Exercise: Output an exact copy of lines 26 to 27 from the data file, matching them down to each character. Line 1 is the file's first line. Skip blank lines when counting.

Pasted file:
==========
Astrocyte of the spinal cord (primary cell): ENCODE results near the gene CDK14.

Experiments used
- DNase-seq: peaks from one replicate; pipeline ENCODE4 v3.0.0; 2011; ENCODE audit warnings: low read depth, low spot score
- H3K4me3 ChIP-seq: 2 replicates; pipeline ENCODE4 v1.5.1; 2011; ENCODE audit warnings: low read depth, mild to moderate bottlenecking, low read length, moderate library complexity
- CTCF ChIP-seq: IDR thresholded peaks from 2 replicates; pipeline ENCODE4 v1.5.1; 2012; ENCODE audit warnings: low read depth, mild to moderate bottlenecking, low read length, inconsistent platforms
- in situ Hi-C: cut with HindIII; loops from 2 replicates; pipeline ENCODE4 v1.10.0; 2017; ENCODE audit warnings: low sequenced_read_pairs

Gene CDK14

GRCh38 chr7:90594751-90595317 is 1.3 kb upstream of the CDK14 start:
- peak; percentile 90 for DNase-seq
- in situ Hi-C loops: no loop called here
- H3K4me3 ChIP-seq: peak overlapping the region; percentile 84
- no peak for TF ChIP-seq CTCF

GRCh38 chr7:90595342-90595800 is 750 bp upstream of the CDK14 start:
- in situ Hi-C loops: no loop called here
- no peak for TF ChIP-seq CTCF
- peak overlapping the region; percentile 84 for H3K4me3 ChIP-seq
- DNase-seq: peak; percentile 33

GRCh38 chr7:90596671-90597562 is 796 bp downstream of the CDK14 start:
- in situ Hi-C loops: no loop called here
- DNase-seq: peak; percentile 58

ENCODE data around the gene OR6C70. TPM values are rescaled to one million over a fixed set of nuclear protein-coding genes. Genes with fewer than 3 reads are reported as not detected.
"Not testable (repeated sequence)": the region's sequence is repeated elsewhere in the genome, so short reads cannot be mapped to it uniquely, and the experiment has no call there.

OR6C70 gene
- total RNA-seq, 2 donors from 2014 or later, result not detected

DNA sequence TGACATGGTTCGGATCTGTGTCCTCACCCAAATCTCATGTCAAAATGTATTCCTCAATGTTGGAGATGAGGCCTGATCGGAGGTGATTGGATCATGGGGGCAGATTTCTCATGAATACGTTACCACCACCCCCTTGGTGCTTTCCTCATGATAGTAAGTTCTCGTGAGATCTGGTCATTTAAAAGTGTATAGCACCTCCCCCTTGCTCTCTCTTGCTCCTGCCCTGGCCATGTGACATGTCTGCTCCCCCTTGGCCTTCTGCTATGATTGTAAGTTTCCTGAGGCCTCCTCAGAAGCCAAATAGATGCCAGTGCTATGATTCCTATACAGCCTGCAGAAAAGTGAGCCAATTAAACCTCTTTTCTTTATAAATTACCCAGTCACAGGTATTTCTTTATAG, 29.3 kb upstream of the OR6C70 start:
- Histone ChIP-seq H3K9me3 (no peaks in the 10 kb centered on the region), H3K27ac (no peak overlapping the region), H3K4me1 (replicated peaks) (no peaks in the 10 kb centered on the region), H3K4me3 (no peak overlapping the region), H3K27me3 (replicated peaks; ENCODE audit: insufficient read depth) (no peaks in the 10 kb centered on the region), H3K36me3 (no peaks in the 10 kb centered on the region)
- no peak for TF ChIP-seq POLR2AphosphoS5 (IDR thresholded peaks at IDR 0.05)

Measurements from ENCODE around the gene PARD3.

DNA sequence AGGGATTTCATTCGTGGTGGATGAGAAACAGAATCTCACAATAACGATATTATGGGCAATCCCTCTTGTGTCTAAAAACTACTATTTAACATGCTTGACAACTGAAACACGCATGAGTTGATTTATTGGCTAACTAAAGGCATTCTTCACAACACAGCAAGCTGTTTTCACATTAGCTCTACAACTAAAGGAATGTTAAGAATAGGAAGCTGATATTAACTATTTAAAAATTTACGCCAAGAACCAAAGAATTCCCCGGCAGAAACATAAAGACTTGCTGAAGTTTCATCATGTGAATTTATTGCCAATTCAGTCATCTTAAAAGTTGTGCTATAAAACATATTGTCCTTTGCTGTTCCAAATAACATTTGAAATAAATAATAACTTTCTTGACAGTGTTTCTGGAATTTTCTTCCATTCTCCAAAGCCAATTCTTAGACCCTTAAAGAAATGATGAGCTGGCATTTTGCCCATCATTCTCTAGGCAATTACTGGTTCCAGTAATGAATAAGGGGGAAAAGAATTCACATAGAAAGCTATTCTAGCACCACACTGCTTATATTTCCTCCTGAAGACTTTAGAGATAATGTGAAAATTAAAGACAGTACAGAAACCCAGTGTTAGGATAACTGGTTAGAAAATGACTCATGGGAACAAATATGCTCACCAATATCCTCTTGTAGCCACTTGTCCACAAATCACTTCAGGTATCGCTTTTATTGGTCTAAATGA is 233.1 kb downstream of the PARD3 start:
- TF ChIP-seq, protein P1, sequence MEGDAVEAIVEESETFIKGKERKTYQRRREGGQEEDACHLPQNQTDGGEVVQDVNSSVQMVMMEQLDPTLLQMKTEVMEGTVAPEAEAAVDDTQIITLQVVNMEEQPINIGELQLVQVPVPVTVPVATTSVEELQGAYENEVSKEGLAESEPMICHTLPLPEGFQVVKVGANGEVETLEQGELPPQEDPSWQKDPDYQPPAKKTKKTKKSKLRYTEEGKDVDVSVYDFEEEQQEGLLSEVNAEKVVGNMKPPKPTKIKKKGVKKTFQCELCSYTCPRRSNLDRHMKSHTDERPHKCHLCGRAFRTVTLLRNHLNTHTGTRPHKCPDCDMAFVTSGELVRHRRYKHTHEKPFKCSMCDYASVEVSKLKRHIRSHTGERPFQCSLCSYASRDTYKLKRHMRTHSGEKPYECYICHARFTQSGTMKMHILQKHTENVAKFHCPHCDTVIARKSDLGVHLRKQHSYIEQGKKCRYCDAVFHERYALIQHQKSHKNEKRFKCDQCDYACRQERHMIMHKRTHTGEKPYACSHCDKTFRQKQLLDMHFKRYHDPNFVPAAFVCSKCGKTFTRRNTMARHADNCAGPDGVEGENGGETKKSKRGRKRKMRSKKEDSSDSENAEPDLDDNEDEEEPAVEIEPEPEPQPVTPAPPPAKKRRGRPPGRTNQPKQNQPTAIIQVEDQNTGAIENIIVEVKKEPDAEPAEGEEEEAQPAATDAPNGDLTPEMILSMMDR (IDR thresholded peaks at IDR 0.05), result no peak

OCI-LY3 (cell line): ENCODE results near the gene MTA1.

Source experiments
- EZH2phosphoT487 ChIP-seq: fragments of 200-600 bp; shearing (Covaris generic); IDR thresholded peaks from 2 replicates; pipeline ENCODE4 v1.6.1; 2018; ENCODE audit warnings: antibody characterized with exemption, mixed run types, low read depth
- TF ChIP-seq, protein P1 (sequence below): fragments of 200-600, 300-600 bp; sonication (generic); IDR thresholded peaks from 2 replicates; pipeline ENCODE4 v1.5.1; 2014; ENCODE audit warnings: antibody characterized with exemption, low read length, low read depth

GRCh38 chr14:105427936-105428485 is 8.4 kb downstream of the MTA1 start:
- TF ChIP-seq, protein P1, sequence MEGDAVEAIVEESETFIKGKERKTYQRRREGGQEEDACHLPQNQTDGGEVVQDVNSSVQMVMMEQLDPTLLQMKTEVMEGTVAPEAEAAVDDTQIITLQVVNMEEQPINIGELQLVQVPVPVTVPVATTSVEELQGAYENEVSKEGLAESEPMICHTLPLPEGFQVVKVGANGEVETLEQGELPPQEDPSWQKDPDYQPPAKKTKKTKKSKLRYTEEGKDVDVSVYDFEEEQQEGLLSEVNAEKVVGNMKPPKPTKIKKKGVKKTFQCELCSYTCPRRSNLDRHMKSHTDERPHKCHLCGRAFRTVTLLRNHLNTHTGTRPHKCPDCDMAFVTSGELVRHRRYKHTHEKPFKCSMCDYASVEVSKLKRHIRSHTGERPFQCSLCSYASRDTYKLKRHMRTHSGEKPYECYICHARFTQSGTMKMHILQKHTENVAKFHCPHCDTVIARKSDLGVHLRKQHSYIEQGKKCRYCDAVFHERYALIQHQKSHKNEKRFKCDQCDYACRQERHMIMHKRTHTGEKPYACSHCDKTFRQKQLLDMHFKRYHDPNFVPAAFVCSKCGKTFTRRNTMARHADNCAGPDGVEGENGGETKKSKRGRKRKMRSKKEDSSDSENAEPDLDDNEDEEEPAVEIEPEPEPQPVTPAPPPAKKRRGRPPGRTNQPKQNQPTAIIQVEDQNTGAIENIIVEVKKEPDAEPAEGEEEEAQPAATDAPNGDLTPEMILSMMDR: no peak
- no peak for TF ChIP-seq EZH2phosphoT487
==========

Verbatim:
- Histone ChIP-seq H3K9me3 (no peaks in the 10 kb centered on the region), H3K27ac (no peak overlapping the region), H3K4me1 (replicated peaks) (no peaks in the 10 kb centered on the region), H3K4me3 (no peak overlapping the region), H3K27me3 (replicated peaks; ENCODE audit: insufficient read depth) (no peaks in the 10 kb centered on the region), H3K36me3 (no peaks in the 10 kb centered on the region)
- no peak for TF ChIP-seq POLR2AphosphoS5 (IDR thresholded peaks at IDR 0.05)